One of the subjects not much discussed in Jesus studies is the forays Jesus made into foreign territories (Gerasa, Perea, Tyre, Herod Philippi’s realm). The stories about such visits to places outside the Holy Land are important as they show Jesus did not confine himself to the land of Israel. His visits to these other places seem to have been brief, but nevertheless, important.
One of the places Jesus likely passed on the way to Caesarea Philippi (see Mk. 8 and par.) is Omrit (the Arabic name of the spot). At Omrit there was indeed a temple of Augustus. Romans, probably from their base in Syria, had retrofited a Hellenistic shrine of some sort for their purposes., as they were apt to do. As Andy Overman pointed out in his SBL lecture there were three temples on this same location, and the dig there has unearthed how they were built one on top of the other in an enhancement and rennovation process. Like most Roman shrines (this one dates to from 20 B.C. to 30 A.D. so during the era of Jesus, the Romans were careful not to build such things on Jewish sacred soil, but we find them around the perimeters of the Holy Land, for example at Omrit and some of the cities of the Decapolis. Here are a few shots of Omrit—
Because this shrine is near the juncture of major roads going north south, and also east west, one can conclude that this might well have been a stopping place for Greco-Roman persons to offer a sacrifice, or pray, or even dine, perhaps including troops moving from Syria throughout the region. This temple at Omrit is just down the hill from the Greek village of Banyas, which was renovated by Herod Philipi as his capital or base of operations. This site of course is familiar to Gospel readers because of Mark 8 and parallels. Here are a few pictures of the more famous of these two sites.
What you are looking at is the famous cave of Pan, which some think was viewed as one of the entrances to Hades, and we also have here the niches from statues of various rulers and deities from the Greek and Roman sphere. Herod Philip was certainly interested in maintaining good relationships with Tiberius or any Emperor, which is one of the reasons for the renaming of the city after Caesar and himself.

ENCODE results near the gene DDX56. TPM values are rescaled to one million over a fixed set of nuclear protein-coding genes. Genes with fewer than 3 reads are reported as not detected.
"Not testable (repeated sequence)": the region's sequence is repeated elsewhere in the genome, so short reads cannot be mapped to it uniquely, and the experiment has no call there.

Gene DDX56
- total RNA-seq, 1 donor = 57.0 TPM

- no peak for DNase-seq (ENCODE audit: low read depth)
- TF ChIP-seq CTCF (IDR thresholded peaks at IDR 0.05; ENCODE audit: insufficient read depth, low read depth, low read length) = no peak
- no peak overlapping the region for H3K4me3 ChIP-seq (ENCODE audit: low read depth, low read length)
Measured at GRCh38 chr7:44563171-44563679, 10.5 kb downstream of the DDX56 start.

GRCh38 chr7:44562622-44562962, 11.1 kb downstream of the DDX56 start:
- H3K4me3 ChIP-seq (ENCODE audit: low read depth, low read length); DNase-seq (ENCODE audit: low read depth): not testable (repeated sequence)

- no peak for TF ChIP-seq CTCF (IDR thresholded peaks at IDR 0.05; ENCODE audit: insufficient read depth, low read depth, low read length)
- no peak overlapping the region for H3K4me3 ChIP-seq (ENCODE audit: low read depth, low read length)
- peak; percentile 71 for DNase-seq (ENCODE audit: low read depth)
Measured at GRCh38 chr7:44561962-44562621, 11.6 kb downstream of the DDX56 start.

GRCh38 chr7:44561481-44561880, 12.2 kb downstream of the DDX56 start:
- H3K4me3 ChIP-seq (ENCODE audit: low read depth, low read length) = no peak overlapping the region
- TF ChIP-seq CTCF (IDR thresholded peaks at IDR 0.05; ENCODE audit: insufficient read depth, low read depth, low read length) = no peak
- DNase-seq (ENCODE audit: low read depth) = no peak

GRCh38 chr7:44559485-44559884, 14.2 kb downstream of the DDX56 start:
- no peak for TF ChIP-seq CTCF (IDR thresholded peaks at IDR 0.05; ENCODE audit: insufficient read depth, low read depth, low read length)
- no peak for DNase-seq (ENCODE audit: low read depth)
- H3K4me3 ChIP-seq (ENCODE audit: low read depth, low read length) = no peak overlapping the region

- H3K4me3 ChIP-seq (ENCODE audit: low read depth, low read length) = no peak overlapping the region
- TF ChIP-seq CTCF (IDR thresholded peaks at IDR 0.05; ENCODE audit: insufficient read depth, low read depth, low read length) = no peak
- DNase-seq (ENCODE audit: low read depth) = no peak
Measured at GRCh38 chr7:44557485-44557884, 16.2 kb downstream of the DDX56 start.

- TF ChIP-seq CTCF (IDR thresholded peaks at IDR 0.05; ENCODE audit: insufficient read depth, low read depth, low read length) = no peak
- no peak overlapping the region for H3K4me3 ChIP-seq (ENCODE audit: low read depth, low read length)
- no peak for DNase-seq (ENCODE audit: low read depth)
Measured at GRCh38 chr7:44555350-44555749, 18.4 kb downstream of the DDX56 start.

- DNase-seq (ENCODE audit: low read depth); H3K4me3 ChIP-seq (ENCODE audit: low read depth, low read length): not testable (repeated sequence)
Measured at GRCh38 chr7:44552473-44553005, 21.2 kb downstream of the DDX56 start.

One of the things that Overman rightly cautions against in his SBL lecture is the temptation to turn Jesus into some sort of anti-Roman revolutionary, which he was not. As Overman points out, Jesus in fact is not opposed to the paying of taxes to Rome, though he does not think his followers are obligated to pay the Tribute money. He opposes neither taxes to Rome nor the paying of the Temple tax. As Overman says, Rome is hardly on Jesus’ radar in his teachings, nor were any of the later NT writers overtly anti-Roman in their attitudes or writings. The evidence from Omrit and Banyas do not suggest the recent building of an Imperial cult temple in these locales. The temple at Omrit was from the earlier Augustan era.
The question remains as to why in the world Jesus would take his disciples to Caesarea Philippi within site of the famous cave and of those niches with statues, and up the hill from the Augustan temple? My suggestion is severalfold: 1) Jesus wanted to reveal his self-understanding and mission on his own terms, in his own good time, in his own way, and so he took the disciples to a place where there was no messianic speculation about him. Indeed, there was probably little conservative Jewish presence or speculation of any sort at all in this place. Herod Philip it will be remembered was only very partially Jewish in terms of his ethnic extraction. He was in fact like his father mainly Idumean (which is to say Edomite) and we all know how poorly Edomites and Hebrews got along; 2) Caesarea Philippi is on the way to the largest mountain in the area, Mount Hermon, and it may well be that Jesus stopped there on the way to Hermon, which may well be the site of the Transfiguration. Certainly Mark 9 follows hard on the heels of the account in Mark 8 of the visit to Caesarea Philippi; 3) Peter’s remarks at Caesarea are of course within the usual scope of Jewish speculation about messianic figures. One possible reason for having this ‘true confessions’ session at Caesarea Philippi would be to punctuate that Jesus was indeed a Jewish messianic figure quite unlike any pagan deity figures of any sort; 4) and if indeed the cave of Pan was seen as a portal to the Underworld, then the remark about “the Gates of Hades will not prevail against my community” become apt and probably authentic. Jesus is reassuring his disciples that his community will survive–living on; 5) this last suggestion makes even better sense if it is true that Jesus at the same locale for the first time told his disciples that the Son of Man must suffer many things, be killed and then rise again. In other words, though he was going to be killed, his community would not thereby die out. 6) the political cache of the Mark 8 story is that since Herod fancied himself a ruler, perhaps even a Jewish ruler in his father’s mold, Jesus would indirectly be critiquing such a claim by indicating he was the real Jewish anointed one.
Think on these things and tell me your reflections